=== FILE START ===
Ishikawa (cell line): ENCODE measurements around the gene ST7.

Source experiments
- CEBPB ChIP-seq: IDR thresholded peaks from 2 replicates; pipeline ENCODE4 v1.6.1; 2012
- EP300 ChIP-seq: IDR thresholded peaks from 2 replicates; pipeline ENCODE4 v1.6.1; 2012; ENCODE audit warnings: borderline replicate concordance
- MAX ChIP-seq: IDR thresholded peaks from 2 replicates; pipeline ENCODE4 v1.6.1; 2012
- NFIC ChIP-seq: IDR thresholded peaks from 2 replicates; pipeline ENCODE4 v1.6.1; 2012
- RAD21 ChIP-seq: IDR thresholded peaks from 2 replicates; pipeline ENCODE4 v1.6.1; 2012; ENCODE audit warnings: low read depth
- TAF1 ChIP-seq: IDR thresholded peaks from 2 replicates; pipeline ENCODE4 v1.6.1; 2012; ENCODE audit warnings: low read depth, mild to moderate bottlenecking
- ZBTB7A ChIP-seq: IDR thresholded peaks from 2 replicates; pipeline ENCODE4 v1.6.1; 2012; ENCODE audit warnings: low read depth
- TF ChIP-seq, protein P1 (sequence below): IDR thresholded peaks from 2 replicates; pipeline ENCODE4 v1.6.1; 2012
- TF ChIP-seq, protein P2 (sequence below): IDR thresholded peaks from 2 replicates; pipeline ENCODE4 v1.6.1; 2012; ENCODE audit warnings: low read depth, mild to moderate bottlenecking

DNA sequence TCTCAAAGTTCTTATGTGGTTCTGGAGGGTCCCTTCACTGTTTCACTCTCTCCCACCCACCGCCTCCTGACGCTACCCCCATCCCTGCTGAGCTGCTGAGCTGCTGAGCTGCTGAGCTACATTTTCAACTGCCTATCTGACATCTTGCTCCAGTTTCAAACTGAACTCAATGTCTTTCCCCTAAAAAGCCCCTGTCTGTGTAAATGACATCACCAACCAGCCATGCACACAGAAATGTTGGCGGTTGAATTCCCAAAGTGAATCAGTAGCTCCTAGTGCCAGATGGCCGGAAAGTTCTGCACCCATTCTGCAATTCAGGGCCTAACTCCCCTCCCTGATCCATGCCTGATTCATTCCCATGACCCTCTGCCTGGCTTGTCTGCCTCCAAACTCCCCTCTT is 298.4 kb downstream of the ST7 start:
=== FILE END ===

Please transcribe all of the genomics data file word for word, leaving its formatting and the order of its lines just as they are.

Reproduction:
Ishikawa (cell line): ENCODE measurements around the gene ST7.

Source experiments
- CEBPB ChIP-seq: IDR thresholded peaks from 2 replicates; pipeline ENCODE4 v1.6.1; 2012
- EP300 ChIP-seq: IDR thresholded peaks from 2 replicates; pipeline ENCODE4 v1.6.1; 2012; ENCODE audit warnings: borderline replicate concordance
- MAX ChIP-seq: IDR thresholded peaks from 2 replicates; pipeline ENCODE4 v1.6.1; 2012
- NFIC ChIP-seq: IDR thresholded peaks from 2 replicates; pipeline ENCODE4 v1.6.1; 2012
- RAD21 ChIP-seq: IDR thresholded peaks from 2 replicates; pipeline ENCODE4 v1.6.1; 2012; ENCODE audit warnings: low read depth
- TAF1 ChIP-seq: IDR thresholded peaks from 2 replicates; pipeline ENCODE4 v1.6.1; 2012; ENCODE audit warnings: low read depth, mild to moderate bottlenecking
- ZBTB7A ChIP-seq: IDR thresholded peaks from 2 replicates; pipeline ENCODE4 v1.6.1; 2012; ENCODE audit warnings: low read depth
- TF ChIP-seq, protein P1 (sequence below): IDR thresholded peaks from 2 replicates; pipeline ENCODE4 v1.6.1; 2012
- TF ChIP-seq, protein P2 (sequence below): IDR thresholded peaks from 2 replicates; pipeline ENCODE4 v1.6.1; 2012; ENCODE audit warnings: low read depth, mild to moderate bottlenecking

DNA sequence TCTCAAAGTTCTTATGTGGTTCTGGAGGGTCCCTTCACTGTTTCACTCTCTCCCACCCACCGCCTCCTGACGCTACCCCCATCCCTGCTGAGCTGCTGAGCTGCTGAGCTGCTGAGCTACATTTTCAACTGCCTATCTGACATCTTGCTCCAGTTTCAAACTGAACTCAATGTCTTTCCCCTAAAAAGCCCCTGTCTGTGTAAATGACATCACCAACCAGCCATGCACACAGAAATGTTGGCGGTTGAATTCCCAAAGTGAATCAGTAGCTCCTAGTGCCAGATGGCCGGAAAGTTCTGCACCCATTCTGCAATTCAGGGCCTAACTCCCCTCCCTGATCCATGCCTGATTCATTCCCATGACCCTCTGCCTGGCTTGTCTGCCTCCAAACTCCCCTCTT is 298.4 kb downstream of the ST7 start: